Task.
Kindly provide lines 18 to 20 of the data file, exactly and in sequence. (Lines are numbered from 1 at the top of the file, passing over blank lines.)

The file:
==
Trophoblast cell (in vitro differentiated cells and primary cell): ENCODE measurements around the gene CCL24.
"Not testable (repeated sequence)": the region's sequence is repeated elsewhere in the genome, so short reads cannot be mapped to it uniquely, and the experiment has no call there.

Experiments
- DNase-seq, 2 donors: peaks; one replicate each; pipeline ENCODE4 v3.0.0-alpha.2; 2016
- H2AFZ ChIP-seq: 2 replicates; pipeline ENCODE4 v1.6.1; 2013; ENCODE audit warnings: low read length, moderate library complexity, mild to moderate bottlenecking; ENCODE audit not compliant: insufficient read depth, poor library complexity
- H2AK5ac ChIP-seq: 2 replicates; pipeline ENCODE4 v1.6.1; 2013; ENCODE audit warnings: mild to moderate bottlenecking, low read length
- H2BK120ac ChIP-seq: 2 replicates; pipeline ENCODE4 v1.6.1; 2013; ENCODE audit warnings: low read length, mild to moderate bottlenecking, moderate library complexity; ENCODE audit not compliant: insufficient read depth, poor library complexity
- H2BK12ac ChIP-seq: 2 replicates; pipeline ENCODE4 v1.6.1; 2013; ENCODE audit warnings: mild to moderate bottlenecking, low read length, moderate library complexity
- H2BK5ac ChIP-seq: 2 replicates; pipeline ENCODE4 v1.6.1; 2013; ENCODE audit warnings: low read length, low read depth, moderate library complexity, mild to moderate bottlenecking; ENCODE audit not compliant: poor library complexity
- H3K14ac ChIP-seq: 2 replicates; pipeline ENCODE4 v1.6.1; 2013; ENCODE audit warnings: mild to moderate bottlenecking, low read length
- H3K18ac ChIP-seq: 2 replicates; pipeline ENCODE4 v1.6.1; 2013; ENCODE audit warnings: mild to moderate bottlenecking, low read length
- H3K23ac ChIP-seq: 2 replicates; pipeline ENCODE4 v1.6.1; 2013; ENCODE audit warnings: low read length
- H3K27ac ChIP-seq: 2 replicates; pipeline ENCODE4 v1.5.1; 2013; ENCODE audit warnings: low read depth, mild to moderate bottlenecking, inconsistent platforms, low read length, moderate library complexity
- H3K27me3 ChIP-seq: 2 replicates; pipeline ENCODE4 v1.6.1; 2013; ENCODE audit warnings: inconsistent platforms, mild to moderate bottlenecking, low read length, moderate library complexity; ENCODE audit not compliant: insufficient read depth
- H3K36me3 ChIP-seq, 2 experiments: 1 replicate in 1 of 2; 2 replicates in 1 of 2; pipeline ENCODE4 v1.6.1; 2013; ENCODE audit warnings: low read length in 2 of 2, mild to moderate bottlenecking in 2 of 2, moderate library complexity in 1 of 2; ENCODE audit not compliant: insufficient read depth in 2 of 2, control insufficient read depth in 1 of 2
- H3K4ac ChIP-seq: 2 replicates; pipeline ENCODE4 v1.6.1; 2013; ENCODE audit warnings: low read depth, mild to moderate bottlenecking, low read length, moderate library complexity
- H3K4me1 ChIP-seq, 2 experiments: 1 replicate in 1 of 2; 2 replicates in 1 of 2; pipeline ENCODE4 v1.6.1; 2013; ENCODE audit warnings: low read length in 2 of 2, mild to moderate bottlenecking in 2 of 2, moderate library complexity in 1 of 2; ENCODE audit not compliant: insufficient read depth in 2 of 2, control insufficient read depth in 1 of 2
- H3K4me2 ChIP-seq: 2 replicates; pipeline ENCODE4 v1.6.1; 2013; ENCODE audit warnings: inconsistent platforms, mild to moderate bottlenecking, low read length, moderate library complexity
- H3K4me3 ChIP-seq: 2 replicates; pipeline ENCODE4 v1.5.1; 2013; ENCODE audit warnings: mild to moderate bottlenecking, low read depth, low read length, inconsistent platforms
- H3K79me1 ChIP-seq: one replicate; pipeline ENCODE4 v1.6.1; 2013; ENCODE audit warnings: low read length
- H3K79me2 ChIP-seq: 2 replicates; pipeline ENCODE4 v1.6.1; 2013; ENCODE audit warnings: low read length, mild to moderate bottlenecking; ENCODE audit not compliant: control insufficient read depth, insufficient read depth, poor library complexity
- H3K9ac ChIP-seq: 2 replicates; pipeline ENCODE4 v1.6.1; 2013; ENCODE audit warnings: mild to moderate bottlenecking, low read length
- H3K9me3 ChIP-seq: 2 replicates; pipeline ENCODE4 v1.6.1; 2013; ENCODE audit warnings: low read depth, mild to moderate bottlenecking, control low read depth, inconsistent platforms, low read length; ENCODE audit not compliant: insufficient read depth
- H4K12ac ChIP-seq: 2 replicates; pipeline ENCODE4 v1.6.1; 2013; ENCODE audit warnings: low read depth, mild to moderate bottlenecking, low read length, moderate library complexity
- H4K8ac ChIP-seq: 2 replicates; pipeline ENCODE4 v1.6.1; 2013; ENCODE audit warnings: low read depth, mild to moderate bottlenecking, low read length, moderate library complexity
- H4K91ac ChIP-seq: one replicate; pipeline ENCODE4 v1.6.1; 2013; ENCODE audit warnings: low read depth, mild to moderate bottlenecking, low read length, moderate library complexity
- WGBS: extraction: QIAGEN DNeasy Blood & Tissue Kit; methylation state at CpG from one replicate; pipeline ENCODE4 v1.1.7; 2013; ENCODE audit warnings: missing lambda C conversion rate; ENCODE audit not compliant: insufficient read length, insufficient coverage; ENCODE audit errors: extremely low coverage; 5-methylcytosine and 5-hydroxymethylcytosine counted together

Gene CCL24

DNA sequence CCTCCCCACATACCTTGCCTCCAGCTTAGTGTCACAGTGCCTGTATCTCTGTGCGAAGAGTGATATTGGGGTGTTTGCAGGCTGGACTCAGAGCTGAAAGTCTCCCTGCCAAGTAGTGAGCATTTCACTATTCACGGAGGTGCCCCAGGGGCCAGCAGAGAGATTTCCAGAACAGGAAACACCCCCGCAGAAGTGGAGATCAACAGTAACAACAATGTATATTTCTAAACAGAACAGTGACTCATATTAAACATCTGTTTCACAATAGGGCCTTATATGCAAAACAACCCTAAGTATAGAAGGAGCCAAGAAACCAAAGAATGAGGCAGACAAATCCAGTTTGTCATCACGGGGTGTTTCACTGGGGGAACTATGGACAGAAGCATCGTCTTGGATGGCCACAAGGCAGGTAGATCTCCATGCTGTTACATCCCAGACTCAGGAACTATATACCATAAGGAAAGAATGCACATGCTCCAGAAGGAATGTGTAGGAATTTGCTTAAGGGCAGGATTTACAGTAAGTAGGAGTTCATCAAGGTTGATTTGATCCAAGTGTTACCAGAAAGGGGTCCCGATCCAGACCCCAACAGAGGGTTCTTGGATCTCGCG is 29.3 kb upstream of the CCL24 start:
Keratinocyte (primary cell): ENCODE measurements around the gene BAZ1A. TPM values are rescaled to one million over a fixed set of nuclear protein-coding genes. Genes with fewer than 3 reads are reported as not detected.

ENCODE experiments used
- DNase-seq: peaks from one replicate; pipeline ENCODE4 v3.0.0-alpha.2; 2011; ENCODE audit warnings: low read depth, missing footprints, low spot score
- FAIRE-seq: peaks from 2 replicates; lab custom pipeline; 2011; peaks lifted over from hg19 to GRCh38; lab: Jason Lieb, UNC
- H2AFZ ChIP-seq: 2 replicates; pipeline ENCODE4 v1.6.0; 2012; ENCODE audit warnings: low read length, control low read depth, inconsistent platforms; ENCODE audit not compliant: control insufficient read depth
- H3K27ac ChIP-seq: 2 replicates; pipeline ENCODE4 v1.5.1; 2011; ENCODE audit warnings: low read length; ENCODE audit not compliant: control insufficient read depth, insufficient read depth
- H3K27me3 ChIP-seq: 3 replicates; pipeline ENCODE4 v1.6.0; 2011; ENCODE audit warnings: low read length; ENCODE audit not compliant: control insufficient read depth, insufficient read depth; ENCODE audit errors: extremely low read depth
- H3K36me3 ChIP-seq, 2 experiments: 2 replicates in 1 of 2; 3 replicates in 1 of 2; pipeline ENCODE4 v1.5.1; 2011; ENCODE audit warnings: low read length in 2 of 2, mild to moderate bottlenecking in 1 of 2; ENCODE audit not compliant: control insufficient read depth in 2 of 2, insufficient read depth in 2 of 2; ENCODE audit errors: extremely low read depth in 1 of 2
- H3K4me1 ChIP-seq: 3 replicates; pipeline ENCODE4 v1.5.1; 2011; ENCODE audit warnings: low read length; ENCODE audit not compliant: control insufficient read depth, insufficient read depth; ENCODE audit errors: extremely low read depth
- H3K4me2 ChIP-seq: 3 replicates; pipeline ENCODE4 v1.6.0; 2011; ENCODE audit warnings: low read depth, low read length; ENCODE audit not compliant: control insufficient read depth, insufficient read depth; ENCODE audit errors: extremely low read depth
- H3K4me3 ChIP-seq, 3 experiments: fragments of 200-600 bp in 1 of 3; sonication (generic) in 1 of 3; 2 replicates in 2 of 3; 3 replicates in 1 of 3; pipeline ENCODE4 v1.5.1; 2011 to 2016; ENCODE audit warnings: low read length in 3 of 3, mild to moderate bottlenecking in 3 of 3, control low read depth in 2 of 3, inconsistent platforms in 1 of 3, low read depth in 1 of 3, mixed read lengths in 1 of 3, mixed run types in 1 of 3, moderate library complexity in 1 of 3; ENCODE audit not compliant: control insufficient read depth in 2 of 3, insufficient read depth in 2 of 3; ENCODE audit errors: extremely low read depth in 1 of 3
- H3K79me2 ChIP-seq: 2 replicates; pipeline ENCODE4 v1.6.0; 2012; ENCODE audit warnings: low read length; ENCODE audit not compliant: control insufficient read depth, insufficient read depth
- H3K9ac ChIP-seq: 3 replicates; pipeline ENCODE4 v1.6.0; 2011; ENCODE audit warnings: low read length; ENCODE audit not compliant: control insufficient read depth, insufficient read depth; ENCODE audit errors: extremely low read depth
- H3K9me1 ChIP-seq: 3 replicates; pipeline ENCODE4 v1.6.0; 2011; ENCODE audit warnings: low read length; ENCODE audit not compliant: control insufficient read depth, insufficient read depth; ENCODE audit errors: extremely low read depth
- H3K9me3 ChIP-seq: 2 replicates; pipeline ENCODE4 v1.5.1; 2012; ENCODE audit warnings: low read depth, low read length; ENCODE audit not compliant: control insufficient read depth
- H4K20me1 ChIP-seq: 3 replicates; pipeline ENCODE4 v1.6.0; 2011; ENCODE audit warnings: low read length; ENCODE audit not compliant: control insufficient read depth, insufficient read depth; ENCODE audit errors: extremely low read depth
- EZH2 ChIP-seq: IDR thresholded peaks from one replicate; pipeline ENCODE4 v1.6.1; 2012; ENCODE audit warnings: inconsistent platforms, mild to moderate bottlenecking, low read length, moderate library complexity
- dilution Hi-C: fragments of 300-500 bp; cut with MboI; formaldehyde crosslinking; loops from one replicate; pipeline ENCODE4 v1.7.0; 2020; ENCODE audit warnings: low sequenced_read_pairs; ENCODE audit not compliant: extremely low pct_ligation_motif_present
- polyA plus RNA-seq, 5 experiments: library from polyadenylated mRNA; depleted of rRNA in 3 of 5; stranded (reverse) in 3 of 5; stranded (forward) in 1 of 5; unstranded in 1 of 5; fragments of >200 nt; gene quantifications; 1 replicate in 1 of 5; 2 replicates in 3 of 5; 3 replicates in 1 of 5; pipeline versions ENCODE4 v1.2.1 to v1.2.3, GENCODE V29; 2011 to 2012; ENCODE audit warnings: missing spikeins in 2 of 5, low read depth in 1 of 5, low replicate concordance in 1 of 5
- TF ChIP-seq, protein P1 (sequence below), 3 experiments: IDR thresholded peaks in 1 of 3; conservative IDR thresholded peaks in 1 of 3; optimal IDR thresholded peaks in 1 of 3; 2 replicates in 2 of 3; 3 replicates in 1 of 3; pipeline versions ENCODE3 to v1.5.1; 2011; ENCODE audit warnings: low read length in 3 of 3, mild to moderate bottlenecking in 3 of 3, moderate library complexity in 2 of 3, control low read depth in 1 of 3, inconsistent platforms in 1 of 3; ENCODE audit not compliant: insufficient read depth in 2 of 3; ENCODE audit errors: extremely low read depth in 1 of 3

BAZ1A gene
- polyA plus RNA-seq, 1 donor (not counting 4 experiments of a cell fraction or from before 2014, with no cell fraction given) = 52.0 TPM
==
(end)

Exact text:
- H3K4me2 ChIP-seq: 2 replicates; pipeline ENCODE4 v1.6.1; 2013; ENCODE audit warnings: inconsistent platforms, mild to moderate bottlenecking, low read length, moderate library complexity
- H3K4me3 ChIP-seq: 2 replicates; pipeline ENCODE4 v1.5.1; 2013; ENCODE audit warnings: mild to moderate bottlenecking, low read depth, low read length, inconsistent platforms
- H3K79me1 ChIP-seq: one replicate; pipeline ENCODE4 v1.6.1; 2013; ENCODE audit warnings: low read length